How Did War Interrupt Traditional Notions of Mourning and Bereavement! Essay examples

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How did war interrupt traditional notions of mourning and bereavement? By 1914, medicine had advanced to such a stage that most children outlived their parents; World War 1 changed all that. For the first time in decades, children were predeceasing their parents in greater numbers than ever before. The pink telegram provided no respite for the loved ones of the dead. It had no information about the last moments before death and the familiarity associated with death, knowing the date, time and conditions, was denied the families of the dead. The Australian government had decided not to send the bodies of the dead back home, so the rituals that usually relied on having a body, such as burial and a funeral were unable to be completed. Without a grave, the families of the dead were unable to participate in the normal grieving process of visiting the dead, in fact, many families didn’t know where their dead were buried, and even if they did, the prohibitive expense of overseas travel prevented them from visiting the grave. This led to the bereaved having their doubts about the dead. Questions of whether they were really dead and how they died; whether or not they had been properly buried and if their graves were being tended were on the minds of the bereaved. In order to put their minds to rest, many at the front who knew the dead contacted the bereaved, such as the letter from George Elliott to Maria Keat about the death of her son Alick at the front and the letter to Mr Asbury from Sister Jean Todd, which are in the readings for this week. These letters were the bereaved’s only way of knowing how their loved ones truly died. These letters answered many of the questions that the bereaved had. The other thing that was a comfort to the bereaved was when they received the personal effects of the dead. They generally only received the effects that were on them when they died, but these were some small comfort to the bereaved. Before the war, it was the norm for women to wear mourning black when someone died, in the style of Queen Victoria. This changed during World War 1, when it became the middle-class women who kept up this tradition. Mourning black was often in short supply during the war, as production and trade of fabric and dye in Europe was affected. For example, English manufacturers of mourning black relied on German aniline dye that was extracted from tar found in the Rhine Valley. In Australia, alternative dyes such as sulphur were suggested for use and tips on how to dye fabric black economically featured in columns throughout the war. Supplies of fabric were affected because the mills and looms in Europe and Australia were occupied with producing khaki for the soldiers, and this affected the quantity and quality of other fabrics available in Australia. In country towns, there was no need for the women to wear mourning black because everybody knew whose family had suffered the loss of a loved one. A year after Gallipoli, the woman in mourning black was a target for public criticism. The figure of the woman in mourning black also appeared in numerous propaganda posters, such as in ‘The Greater Patriot’.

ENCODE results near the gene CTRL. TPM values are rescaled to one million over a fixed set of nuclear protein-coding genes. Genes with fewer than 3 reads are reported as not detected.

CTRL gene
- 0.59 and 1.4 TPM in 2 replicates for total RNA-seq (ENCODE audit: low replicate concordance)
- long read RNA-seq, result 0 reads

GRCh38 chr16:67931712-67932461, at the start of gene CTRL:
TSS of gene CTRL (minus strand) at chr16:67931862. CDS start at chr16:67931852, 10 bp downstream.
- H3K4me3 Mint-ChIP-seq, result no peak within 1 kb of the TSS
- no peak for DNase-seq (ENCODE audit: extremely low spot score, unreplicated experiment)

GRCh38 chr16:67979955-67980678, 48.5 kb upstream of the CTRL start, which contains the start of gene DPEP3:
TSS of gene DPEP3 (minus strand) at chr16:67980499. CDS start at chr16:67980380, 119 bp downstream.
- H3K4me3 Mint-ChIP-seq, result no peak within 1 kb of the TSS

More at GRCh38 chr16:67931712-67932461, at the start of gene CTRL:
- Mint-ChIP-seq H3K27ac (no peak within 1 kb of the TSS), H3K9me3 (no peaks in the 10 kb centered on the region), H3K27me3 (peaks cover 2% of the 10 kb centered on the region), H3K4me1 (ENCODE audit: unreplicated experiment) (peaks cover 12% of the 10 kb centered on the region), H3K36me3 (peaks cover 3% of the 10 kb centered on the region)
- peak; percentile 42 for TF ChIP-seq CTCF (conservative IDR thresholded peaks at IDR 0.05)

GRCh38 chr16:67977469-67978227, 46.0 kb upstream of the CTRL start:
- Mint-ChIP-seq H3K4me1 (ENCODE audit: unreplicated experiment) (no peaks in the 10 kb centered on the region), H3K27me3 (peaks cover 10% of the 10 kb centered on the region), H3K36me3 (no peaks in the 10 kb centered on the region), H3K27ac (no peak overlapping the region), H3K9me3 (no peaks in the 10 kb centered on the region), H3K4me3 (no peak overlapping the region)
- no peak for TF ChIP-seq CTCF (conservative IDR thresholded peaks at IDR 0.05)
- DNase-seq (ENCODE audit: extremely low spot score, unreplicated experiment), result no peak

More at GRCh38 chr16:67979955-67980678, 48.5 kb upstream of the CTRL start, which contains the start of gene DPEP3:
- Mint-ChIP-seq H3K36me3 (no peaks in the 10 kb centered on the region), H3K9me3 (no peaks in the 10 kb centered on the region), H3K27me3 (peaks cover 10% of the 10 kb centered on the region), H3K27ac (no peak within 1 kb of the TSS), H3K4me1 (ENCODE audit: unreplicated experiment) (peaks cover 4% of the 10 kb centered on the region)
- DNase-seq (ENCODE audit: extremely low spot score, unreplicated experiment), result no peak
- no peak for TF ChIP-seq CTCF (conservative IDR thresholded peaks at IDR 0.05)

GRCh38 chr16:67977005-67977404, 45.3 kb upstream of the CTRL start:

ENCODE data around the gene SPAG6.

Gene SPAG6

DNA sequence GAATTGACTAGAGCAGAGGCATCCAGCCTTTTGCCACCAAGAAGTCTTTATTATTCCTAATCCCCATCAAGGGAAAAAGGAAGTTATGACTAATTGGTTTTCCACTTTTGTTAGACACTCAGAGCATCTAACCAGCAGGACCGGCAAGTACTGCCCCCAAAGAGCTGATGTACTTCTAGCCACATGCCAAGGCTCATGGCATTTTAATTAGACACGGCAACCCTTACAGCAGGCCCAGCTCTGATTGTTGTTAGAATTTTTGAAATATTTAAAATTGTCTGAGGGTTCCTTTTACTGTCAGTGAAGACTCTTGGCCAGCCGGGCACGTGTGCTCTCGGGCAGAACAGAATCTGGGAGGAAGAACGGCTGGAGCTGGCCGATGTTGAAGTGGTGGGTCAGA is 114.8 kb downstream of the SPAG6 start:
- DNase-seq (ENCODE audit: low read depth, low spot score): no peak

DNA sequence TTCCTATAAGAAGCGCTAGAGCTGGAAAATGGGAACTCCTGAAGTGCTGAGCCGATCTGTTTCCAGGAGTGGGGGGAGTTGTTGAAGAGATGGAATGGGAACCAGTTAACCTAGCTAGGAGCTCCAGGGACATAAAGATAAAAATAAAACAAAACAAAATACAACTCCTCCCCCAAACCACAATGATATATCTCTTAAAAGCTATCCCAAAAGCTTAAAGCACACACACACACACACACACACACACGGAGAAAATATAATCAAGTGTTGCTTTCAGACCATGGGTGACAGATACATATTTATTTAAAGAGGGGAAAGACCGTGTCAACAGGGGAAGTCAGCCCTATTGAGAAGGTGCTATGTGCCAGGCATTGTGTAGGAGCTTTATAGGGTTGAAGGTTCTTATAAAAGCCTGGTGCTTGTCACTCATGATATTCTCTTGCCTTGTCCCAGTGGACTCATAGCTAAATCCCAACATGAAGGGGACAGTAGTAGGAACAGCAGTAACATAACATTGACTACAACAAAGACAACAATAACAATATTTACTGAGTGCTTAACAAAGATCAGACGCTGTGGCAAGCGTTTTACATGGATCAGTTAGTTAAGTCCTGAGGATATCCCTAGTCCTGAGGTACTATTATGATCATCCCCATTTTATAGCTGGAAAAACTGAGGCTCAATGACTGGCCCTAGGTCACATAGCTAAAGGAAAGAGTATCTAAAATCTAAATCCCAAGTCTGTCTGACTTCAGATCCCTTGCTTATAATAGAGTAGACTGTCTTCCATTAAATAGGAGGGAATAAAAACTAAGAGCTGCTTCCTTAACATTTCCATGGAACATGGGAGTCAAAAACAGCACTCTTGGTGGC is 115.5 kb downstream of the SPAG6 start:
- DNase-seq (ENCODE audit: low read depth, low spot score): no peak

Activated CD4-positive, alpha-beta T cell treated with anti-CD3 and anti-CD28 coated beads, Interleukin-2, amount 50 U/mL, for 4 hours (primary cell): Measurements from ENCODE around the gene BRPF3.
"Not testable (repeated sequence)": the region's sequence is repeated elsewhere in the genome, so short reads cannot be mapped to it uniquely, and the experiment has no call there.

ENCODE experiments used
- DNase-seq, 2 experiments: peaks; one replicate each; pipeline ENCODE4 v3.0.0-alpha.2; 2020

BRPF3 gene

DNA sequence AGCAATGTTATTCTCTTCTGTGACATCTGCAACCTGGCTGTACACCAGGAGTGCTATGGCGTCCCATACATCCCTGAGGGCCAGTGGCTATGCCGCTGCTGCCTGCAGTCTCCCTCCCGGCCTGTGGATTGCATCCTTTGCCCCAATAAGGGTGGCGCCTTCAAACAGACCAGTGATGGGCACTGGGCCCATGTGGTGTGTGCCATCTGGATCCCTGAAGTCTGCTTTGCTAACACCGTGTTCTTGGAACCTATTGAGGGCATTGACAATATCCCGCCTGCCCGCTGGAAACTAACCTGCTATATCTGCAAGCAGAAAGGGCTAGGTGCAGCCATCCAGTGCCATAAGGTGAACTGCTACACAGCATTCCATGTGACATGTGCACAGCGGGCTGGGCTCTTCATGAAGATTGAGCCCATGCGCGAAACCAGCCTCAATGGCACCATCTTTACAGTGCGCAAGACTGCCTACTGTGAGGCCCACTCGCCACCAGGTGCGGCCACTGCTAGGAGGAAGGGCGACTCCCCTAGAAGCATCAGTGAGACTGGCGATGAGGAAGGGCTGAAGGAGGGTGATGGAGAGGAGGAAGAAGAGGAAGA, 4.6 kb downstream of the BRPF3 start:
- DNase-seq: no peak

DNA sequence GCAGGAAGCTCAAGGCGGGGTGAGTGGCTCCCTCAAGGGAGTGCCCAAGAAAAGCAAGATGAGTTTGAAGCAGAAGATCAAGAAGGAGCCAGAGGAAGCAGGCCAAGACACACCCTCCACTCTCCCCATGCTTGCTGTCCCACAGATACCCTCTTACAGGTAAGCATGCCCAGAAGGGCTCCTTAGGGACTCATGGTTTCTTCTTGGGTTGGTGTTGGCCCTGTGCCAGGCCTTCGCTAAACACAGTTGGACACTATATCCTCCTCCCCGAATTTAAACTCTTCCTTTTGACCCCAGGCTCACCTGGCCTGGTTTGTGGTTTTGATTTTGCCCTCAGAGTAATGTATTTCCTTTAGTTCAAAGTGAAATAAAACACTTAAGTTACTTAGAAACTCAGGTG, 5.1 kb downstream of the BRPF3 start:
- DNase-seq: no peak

What purpose did the letters from the front serve, how did people react to the telegrams with their simple notification of time, date and place and why were families so anxious to know where a loved one was buried and how he had died? The pink telegram that the families of the dead received was dreaded by the recipients. Between 1915 and the Armistice, an average of 1100 telegrams a week were delivered across Australia relating to battle casualties - the dead, wounded and gassed. Clergymen witnessed the effect of war on families as they delivered the telegrams to the door. The sight of a priest on the street was enough to send households into a wave of panic and fear. This task became a difficult one for the clergy to perform. Most of the people they carried the message of death to were strangers, sharing the news…